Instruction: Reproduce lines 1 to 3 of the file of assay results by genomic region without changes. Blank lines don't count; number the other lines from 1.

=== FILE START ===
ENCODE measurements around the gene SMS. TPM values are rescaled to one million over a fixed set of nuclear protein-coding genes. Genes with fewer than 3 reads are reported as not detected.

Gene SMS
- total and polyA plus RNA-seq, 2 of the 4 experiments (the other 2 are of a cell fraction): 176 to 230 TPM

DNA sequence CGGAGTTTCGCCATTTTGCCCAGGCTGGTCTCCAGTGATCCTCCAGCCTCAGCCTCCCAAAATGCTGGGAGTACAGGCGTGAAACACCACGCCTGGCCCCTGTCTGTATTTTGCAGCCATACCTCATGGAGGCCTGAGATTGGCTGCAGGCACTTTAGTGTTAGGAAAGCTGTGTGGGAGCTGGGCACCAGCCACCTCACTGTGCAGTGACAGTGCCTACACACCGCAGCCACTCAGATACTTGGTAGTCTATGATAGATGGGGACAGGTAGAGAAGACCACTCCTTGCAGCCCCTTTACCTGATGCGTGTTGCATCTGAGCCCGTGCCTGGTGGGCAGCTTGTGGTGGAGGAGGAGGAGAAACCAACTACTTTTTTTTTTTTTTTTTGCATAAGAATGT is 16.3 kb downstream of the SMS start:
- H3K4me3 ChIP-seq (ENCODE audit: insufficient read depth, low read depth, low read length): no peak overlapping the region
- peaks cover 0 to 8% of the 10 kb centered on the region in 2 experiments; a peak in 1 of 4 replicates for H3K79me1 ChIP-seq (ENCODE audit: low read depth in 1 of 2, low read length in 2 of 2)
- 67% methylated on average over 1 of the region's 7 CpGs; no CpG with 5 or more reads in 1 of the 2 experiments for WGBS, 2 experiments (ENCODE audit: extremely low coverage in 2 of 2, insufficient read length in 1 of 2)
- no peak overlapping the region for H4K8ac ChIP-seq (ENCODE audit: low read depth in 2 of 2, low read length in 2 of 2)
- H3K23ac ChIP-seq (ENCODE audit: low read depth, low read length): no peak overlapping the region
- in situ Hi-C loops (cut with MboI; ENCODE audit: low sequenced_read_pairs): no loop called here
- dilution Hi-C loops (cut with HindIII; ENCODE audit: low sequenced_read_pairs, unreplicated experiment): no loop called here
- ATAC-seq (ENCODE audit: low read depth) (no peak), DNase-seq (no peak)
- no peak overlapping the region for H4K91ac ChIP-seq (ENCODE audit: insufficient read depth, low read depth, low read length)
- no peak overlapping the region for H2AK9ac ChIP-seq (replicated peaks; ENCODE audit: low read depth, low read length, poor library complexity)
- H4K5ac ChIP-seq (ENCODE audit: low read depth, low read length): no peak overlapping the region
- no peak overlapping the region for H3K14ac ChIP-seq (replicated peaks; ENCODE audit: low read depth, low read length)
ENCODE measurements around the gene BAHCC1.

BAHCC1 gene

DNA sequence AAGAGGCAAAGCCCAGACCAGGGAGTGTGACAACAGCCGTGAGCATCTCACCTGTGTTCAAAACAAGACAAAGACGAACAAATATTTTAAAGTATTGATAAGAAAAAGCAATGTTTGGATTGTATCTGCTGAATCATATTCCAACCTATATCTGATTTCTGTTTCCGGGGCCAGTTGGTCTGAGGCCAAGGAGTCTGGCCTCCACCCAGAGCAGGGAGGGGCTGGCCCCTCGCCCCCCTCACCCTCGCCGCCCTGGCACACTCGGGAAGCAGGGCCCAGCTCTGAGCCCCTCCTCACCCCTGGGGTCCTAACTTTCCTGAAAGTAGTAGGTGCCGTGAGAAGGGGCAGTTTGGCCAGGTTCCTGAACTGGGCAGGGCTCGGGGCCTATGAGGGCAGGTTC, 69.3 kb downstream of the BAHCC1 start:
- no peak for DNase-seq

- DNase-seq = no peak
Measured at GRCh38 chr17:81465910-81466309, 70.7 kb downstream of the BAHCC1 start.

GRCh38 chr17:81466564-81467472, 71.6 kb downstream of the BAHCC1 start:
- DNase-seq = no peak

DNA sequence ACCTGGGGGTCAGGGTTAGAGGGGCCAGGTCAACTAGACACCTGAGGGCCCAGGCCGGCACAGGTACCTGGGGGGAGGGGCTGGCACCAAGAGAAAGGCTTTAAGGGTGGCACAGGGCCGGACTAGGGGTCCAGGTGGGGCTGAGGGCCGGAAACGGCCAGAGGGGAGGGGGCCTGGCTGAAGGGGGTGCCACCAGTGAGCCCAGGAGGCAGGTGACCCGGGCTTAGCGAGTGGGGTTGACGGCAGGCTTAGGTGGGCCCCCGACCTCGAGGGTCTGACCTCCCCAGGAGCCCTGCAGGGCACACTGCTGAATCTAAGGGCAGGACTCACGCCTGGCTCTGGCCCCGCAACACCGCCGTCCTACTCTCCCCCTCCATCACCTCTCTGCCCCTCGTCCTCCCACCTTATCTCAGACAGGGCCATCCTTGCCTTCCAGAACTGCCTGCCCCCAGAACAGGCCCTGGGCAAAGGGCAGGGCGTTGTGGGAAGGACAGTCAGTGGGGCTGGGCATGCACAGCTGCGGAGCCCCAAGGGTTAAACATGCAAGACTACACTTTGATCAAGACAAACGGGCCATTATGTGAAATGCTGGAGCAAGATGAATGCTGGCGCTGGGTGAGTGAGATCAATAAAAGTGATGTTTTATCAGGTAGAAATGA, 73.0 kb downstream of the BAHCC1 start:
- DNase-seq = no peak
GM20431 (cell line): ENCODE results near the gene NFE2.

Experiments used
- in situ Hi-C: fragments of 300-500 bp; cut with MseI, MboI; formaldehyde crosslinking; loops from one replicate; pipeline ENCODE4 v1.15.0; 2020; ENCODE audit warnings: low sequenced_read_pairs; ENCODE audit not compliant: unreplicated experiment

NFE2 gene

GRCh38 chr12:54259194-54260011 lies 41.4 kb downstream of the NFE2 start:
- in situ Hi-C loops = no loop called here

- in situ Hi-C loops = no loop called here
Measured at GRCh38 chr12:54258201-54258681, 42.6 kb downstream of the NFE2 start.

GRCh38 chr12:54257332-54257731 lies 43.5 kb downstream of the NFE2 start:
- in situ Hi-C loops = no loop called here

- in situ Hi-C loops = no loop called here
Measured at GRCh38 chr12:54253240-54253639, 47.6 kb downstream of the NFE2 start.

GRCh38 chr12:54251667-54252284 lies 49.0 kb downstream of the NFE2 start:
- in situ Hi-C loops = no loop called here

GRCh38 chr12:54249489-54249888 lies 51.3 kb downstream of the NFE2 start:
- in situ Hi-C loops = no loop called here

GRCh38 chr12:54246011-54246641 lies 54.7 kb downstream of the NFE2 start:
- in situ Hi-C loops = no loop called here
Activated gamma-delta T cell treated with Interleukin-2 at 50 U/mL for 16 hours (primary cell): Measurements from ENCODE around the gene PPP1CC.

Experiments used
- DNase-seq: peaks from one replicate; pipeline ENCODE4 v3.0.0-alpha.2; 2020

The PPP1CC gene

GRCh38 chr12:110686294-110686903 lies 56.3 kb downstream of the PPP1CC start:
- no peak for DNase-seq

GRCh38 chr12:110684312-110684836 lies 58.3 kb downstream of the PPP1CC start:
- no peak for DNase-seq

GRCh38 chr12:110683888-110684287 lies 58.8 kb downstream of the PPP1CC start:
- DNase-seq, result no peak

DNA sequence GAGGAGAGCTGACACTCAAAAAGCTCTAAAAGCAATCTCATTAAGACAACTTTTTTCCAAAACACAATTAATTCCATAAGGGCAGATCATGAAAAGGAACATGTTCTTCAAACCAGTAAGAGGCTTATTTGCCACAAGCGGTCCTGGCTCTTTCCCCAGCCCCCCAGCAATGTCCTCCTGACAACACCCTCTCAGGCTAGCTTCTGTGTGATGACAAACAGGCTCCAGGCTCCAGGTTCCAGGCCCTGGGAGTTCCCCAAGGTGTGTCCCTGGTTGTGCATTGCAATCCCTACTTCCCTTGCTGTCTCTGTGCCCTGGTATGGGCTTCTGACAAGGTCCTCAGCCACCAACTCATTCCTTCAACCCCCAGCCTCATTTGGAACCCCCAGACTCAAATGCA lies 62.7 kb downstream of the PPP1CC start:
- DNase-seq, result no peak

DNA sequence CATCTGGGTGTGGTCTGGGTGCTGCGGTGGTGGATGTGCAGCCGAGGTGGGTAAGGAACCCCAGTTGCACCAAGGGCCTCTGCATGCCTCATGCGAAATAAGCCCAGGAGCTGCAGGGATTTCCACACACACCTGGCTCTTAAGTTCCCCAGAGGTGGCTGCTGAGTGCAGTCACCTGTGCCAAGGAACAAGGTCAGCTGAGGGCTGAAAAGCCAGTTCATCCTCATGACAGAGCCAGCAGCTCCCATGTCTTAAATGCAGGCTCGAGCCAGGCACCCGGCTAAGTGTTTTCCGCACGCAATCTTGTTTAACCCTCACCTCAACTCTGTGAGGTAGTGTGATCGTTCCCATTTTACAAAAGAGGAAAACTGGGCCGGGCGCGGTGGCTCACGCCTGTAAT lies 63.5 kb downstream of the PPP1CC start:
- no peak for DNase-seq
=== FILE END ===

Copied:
ENCODE measurements around the gene SMS. TPM values are rescaled to one million over a fixed set of nuclear protein-coding genes. Genes with fewer than 3 reads are reported as not detected.

Gene SMS
- total and polyA plus RNA-seq, 2 of the 4 experiments (the other 2 are of a cell fraction): 176 to 230 TPM